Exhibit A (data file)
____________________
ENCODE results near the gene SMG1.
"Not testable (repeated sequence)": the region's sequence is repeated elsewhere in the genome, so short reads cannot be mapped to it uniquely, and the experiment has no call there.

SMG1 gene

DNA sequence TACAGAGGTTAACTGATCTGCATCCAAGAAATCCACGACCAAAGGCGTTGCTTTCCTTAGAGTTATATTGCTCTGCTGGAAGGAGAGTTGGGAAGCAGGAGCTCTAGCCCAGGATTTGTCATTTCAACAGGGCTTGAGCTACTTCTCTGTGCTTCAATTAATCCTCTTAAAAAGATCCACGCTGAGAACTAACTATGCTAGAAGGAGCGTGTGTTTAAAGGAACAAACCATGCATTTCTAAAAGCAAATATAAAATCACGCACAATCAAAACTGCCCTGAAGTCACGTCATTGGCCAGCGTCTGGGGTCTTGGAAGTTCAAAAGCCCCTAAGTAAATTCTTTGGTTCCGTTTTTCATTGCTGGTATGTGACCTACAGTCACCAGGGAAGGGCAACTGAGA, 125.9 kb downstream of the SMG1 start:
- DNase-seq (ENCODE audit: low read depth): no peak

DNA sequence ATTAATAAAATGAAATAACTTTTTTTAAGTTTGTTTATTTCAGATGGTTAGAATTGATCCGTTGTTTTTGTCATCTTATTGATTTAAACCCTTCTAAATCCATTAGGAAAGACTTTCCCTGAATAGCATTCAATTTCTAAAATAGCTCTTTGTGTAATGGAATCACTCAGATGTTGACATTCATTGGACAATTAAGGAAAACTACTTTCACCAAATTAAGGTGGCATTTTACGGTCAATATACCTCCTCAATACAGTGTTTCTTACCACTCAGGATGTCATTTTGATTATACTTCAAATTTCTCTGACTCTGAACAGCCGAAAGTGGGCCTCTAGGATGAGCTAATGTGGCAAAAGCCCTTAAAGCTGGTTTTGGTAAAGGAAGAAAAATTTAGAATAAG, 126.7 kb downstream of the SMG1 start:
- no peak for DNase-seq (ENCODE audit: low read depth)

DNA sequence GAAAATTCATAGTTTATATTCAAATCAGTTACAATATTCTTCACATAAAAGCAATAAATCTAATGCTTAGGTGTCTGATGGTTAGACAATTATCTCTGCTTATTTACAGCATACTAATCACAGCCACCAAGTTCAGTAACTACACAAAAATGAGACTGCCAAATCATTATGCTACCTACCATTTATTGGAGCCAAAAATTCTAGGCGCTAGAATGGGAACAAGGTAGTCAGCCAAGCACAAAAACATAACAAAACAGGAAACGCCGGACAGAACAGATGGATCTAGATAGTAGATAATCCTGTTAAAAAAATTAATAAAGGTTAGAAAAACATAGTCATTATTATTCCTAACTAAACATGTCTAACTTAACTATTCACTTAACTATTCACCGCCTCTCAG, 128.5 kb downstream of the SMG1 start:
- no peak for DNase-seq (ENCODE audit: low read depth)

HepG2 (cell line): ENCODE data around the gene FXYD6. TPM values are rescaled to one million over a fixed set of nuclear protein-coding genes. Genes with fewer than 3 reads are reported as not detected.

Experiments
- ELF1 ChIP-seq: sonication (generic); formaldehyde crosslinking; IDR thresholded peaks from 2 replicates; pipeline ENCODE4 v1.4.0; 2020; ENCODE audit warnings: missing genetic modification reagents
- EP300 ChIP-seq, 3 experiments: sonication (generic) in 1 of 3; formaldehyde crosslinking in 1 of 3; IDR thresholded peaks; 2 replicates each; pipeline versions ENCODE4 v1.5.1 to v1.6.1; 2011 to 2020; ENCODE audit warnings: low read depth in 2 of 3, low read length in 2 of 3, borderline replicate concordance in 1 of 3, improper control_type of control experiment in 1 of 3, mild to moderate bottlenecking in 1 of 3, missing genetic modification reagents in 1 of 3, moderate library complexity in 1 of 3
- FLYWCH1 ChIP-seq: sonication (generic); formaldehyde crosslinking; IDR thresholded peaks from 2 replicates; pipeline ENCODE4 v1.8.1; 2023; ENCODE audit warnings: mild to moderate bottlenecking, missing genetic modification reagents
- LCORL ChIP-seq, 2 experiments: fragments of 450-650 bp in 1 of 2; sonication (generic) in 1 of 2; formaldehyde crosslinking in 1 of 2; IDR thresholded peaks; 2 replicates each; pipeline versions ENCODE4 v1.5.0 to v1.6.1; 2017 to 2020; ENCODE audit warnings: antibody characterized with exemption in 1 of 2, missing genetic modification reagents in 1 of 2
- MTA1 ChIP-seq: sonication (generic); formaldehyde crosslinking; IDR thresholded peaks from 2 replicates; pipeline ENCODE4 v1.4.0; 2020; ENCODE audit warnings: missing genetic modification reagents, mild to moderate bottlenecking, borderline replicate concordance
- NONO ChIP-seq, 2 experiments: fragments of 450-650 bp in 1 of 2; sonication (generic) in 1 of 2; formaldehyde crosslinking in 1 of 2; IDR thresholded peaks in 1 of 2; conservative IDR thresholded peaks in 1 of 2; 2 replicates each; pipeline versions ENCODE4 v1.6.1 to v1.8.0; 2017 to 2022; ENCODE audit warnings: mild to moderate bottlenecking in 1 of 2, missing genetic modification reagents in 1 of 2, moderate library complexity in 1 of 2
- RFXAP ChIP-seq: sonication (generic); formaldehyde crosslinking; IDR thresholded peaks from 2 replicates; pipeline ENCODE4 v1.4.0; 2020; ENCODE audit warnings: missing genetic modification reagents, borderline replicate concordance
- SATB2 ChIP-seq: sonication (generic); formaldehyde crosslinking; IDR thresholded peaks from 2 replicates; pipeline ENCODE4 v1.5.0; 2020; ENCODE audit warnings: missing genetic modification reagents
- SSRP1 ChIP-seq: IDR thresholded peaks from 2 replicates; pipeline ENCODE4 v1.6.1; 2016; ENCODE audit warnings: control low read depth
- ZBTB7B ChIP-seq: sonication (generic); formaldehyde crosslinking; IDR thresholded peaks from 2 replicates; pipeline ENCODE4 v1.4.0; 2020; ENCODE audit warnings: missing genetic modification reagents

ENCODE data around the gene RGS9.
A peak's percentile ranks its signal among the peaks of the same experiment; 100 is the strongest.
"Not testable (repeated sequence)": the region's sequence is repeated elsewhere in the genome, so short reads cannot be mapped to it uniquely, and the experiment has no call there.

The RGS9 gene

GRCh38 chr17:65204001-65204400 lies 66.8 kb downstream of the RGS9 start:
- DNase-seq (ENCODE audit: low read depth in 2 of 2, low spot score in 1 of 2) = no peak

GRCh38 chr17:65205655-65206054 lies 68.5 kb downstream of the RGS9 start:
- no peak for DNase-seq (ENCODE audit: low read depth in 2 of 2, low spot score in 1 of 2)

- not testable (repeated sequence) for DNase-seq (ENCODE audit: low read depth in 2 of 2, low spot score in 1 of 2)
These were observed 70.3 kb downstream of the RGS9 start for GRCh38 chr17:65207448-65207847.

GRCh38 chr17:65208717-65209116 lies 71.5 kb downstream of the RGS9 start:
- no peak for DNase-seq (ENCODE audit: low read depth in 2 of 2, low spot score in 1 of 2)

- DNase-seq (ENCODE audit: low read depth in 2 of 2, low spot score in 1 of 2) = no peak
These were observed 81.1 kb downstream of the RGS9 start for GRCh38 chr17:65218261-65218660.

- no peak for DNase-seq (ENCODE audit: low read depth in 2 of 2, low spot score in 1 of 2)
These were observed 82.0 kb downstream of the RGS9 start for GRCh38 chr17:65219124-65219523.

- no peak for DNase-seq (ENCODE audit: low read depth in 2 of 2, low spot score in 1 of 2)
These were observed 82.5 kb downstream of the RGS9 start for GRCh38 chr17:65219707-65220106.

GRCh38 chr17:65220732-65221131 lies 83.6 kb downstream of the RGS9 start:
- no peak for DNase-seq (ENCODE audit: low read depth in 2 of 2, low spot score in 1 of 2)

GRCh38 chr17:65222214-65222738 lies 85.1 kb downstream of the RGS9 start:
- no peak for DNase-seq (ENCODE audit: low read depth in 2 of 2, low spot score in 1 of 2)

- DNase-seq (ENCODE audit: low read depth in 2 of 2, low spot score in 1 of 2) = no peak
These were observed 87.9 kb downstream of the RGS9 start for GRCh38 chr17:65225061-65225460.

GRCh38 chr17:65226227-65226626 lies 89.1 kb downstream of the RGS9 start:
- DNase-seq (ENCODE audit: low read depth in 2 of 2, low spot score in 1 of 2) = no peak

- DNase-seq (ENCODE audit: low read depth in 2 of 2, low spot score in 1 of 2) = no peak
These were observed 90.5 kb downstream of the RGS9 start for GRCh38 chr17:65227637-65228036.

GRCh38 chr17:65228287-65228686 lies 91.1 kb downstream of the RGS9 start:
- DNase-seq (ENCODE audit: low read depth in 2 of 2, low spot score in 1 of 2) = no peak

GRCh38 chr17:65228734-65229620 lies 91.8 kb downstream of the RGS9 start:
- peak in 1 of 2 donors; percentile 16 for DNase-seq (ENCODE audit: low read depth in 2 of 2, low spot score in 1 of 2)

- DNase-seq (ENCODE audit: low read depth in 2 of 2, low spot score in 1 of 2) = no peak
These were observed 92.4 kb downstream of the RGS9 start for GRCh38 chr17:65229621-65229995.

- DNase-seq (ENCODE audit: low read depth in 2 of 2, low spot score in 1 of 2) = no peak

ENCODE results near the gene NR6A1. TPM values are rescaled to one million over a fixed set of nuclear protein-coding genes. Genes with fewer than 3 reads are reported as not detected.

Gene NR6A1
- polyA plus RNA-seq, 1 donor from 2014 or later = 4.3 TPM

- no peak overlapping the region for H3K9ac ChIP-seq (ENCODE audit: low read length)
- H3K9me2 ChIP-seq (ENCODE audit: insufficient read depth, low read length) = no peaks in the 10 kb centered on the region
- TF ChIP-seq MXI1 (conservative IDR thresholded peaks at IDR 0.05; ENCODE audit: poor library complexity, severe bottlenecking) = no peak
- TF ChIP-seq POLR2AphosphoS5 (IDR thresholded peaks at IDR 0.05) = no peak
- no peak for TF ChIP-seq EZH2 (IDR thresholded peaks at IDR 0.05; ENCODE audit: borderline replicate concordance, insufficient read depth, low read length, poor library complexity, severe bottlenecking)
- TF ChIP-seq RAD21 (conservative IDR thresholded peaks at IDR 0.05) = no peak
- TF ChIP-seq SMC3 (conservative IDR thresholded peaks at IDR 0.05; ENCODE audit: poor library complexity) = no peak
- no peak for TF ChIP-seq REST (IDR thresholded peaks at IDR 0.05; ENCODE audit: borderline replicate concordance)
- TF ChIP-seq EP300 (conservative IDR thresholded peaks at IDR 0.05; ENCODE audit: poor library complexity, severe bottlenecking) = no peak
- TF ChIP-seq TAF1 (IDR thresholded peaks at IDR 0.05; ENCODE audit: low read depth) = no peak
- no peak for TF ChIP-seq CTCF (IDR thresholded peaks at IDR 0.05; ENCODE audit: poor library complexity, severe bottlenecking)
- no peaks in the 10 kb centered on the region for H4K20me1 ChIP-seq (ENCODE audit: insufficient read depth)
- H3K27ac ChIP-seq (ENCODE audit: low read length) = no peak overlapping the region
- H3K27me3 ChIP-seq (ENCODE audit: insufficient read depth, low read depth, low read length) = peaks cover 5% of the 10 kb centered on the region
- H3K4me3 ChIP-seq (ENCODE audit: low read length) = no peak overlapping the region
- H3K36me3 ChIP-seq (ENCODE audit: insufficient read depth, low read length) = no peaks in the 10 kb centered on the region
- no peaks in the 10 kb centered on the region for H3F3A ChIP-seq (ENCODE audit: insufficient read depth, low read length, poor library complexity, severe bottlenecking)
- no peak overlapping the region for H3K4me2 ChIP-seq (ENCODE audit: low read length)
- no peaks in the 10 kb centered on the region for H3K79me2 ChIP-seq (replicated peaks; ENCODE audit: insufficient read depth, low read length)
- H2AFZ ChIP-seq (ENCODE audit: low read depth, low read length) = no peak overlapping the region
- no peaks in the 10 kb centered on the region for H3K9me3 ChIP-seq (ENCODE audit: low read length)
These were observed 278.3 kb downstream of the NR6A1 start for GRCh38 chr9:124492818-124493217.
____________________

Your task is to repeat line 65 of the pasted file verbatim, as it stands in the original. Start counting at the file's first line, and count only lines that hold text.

- TF ChIP-seq RAD21 (conservative IDR thresholded peaks at IDR 0.05) = no peak